News presenter suggests Parliament should admit Brexit is a bad idea and reverse it

Adam Boulton appears on Sky News with Conservative MP Bim Afolami and Labour MP Jo Stevens. Photogra

Adam Boulton appears on Sky News with Conservative MP Bim Afolami and Labour MP Jo Stevens. Photograph: Sky. - Credit: Archant

A news presenter has asked why the current cohort of MPs don't 'club together' and admit that Brexit was a mistake and work to reversing the decision.

In an interview between Conservative MP Bim Afolami and Labour MP Jo Stevens, Sky News presenter Adam Boulton made the suggestion as the pair argued about the merits of accepting the 'will of the people'.

Boulton said: 'We know a majority of all MPs think that leaving the EU is a bad idea for the country. Wouldn't actually the best thing be for you two to club together and actually say 'look this is a mistake, we've looked into it, and now we as Parliament are going to reverse it''.

During the 8-minute interview Jo Stevens, a Labour MP that voted against the triggering of Article 50, also left Tory MP Bim Afolami lost for words as she criticised Theresa May's handling of Brexit and set out what happens next.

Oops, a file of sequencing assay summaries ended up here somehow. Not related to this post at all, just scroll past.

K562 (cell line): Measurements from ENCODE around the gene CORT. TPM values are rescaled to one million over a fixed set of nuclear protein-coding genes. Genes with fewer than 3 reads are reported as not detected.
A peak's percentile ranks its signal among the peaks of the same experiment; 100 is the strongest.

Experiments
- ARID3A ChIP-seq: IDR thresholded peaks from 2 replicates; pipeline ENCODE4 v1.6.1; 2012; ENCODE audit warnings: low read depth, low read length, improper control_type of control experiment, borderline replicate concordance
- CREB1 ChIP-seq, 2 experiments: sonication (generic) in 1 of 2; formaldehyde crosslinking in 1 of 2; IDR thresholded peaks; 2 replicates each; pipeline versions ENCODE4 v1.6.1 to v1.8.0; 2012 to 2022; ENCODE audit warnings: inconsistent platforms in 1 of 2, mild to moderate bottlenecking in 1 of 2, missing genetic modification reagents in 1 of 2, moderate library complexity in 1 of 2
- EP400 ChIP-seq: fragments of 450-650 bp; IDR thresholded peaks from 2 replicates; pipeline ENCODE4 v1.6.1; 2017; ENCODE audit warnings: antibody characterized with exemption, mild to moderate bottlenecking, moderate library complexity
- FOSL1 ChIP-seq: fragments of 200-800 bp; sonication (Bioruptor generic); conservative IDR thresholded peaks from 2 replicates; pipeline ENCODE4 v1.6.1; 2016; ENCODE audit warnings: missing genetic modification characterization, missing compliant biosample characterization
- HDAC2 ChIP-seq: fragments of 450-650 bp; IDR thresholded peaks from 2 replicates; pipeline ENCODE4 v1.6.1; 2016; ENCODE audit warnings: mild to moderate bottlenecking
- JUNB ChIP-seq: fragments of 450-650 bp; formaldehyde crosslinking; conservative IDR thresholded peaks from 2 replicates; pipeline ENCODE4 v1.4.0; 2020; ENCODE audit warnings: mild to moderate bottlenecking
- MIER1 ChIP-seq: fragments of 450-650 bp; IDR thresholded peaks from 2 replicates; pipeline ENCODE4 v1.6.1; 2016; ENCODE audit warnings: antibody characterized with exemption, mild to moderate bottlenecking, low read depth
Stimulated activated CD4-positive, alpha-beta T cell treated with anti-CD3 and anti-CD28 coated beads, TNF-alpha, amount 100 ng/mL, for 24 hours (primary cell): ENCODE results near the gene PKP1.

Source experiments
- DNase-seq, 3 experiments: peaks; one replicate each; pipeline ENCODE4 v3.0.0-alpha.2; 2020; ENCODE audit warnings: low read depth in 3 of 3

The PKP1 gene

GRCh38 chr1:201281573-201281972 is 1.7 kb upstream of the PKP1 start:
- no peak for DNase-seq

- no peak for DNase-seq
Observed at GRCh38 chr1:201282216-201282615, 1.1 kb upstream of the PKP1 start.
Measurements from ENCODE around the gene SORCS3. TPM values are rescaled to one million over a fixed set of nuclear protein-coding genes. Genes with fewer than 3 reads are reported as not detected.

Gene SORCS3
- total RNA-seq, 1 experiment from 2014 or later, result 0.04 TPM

She said: 'If she loses her deal and she hasn't got a Plan B, which clearly she hasn't as she would be telling us about it, then there has to be change.

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So she either loses a vote of no confidence in the government and we have an election, or something else happens that the European Union would consider an extension to Article 50. And also there would be the possibility that we would revoke Article 50, which seems the most sensible thing of all because this is a total mess and she has wasted nearly 3 years on this and she has achieved nothing.'

Afolami, however, continued to parrot the government's lines on Brexit. He argued that rescinding Article 50 would spark a breakdown in trust between the people and MPs.

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He said: 'Very few people did vote against Article 50. Parliament has consistently said by big majorities that it is going to implement Brexit.

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'I worry deeply about what happens to the trust between elected representatives and the people if Parliament says 'actually we find this really tricky, we're not going to do it'.'

He added: 'If you reject this deal in front of us, you are basically saying to your voters and the country you prefer no deal to this Brexit deal.'

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